How My Mother Prepared Me For A Career in Healthcare Marketing
Posted Feb 22 2011 4:18am
One of the things I enjoy about working in healthcare marketing is that I collaborate with so many powerful, intelligent women – marketers, strategists and administrators at client organizations. One thing I’ve learned over the years is that not everyone (male or female) does well working with strong women. However, there is something about my makeup that leads me to thoroughly enjoy collaborating with these leaders. I give the credit to my mother, Patsy Dunlop, who just turned 80 last year. She has always been a powerful woman – outspoken and firm in her convictions. A staunch Democrat. She raised five children while working and dealing with a husband who traveled constantly on business. I guess I grew up to admire women who share qualities with my mother. Of course, in my upbringing, my mother made certain that I respected and valued women. She was a natural-born coach, and I continue to be her student.
I also learn daily from my wife and daughter! In our home, we celebrate powerful women. One obvious symbol of female power in our home is our massive painting of Lilith that rises above the fireplace in our living room. In Jewish folklore, Lilith was Adam’s first wife. In fact, Lilith and Adam were created at the same time and both made from the earth – with Lilith being Adam’s equal. This is in stark contrast to Eve (Adam’s second wife), who was created from one of Adam’s ribs. According to legend, Lilith left Adam after she refused to become subservient to him and then would not return to the Garden of Eden after she mated with archangel Samael.
Ellen Zane, Tufts Medical Center
All of that is a preamble to my dissertation on the powerful women I know in and admire in healthcare. This post was prompted by the announcement last week by Ellen Zane, president and CEO of Tufts Medical Center, of her impending retirement. I have met Ellen several times, although I don’t know her well. We’ve sat in lots of meetings together. I admire her greatly. She is one of the most effective leaders I’ve ever met in the healthcare industry. She has transformed Tufts Medical Center and positioned it for success. That success was in doubt 7 years ago when she first joined the struggling hospital. As Ellen stated in her email announcement: “The road ahead for all hospitals will not be easy as continued government cuts, a difficult economy and pressure from health plans pose great challenges. However, Tufts Medical Center has shown itself to be the solution for what ails health care in the United States. We are a high quality, value provider. This position will take Tufts Medical Center far in the future.” Of course, Zane would give credit for Tufts’ turn around to the employees of Tufts Medical Center.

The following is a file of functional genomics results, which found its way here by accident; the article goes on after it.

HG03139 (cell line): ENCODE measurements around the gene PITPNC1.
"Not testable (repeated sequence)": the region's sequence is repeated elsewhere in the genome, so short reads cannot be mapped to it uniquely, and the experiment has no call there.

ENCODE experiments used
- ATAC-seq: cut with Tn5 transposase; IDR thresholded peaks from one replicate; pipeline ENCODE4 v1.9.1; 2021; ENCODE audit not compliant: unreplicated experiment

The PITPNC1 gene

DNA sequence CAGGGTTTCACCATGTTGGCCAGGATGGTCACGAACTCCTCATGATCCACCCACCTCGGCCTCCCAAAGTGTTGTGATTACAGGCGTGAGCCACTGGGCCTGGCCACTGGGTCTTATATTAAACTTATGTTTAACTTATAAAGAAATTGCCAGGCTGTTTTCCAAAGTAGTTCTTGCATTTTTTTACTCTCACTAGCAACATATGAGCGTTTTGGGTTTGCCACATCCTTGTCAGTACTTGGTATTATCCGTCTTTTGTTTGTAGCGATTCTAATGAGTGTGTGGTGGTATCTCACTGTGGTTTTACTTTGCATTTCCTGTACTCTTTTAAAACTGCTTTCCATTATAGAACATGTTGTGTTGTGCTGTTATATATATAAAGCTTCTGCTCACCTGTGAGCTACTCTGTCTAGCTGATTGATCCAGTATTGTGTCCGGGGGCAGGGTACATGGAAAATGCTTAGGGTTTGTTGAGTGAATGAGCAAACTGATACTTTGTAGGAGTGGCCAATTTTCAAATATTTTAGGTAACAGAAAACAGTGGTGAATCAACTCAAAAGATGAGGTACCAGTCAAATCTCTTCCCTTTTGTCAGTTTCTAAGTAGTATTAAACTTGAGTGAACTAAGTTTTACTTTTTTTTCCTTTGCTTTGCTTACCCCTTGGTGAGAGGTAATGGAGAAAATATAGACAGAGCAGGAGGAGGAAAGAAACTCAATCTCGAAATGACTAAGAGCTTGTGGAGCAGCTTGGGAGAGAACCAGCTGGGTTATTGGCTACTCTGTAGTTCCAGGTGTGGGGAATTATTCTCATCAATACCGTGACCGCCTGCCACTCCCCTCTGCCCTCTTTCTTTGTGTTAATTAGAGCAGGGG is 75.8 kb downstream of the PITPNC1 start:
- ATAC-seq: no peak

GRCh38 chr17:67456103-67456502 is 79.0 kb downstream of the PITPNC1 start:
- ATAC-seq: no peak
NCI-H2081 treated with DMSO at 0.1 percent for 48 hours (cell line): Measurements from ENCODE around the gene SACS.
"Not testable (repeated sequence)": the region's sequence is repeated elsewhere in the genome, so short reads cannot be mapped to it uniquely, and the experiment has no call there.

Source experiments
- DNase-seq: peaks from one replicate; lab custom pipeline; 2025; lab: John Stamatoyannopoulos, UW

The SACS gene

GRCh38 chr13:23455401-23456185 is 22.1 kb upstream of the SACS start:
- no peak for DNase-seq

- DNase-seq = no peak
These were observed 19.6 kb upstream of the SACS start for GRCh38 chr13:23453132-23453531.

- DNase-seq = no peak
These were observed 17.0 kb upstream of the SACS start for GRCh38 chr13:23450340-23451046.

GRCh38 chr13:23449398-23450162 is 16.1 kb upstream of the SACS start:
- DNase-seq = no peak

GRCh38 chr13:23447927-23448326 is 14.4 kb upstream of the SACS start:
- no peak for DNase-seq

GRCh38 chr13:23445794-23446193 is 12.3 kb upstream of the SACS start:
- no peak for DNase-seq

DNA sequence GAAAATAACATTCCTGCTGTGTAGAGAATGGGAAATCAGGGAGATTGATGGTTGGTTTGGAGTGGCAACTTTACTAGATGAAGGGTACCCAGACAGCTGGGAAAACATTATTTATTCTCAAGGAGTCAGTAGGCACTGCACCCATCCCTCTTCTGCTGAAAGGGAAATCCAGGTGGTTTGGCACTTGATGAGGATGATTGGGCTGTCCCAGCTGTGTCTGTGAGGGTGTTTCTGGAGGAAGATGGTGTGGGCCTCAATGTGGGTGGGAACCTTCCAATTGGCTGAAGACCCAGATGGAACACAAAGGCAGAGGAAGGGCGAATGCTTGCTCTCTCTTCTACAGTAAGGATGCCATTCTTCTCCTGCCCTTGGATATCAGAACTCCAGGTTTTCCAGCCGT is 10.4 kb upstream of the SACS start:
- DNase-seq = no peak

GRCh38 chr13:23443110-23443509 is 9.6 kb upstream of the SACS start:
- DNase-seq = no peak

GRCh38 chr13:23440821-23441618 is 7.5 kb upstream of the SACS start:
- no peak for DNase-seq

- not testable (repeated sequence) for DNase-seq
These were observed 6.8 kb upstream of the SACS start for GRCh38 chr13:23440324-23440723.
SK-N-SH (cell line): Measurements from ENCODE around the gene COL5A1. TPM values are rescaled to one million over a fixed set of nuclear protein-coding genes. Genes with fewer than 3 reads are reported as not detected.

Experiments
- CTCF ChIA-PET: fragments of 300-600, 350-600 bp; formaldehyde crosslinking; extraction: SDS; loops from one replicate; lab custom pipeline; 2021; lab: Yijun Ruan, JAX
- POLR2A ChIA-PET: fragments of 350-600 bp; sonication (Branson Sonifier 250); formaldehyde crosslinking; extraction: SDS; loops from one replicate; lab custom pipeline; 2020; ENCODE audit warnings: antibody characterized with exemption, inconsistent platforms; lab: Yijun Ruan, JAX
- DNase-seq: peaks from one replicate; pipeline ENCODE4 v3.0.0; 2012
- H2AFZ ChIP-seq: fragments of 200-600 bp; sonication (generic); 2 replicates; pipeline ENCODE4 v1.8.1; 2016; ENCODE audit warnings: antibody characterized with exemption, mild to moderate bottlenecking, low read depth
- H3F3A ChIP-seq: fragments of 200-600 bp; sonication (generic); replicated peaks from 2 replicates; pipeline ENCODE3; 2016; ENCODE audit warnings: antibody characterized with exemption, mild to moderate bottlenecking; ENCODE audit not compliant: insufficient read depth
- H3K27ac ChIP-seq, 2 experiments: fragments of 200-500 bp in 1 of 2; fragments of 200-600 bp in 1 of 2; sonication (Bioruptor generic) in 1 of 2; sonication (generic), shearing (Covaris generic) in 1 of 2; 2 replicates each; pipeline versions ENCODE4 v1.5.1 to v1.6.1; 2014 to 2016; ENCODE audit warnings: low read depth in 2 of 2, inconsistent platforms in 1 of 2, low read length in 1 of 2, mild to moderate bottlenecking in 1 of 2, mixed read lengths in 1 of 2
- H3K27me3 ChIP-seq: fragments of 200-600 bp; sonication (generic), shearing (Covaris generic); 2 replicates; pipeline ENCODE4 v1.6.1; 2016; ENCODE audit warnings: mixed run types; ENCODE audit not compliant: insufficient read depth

If you’d like to read more about this remarkable leader, there were several articles written last week that tell her story:
We really are blessed in healthcare to be in the company of so many amazing female leaders. If I just quickly scan the horizon, I can easily come up with a list:
Brooke Tyson Hynes – Tufts Medical Center
Deb Joelson – Tufts Medical Center
Molly O’Neill – Duke Medicine
Karen McCall – UNC Health Care
Anissa Davenport – University Health Systems
Jill Lawlor – Cooper University Hospital
Marie Gross – Signature Healthcare
Janet Mullaney – University Health Systems
Linda MacCracken – Thomson Reuters Healthcare
Gabrielle DeTora – Strategic Marketing Consultant
Judy Neiman – Forum for Healthcare Strategists
What makes these women powerful is not the positions they hold, but rather the intelligence, drive and passion they possess. When working with them, I fully expect to be challenged, and I expect their input to improve the final product. They are amazing role models for other women in their organizations.
I’m sure that each of you could add another dozen names to my list. And there are dozens more I know through Twitter (@stales, @healthythinker, @SeattleMamaDoc, etc.). The point is that my professional life (and hopefully yours) is enriched by having the opportunity to work with them. I don’t think this would necessarily be the case if I were working in another industry or profession. Healthcare and healthcare marketing seem to have drawn amazing talent. I, for one, am fortunate to have worked with the likes of Ellen Zane.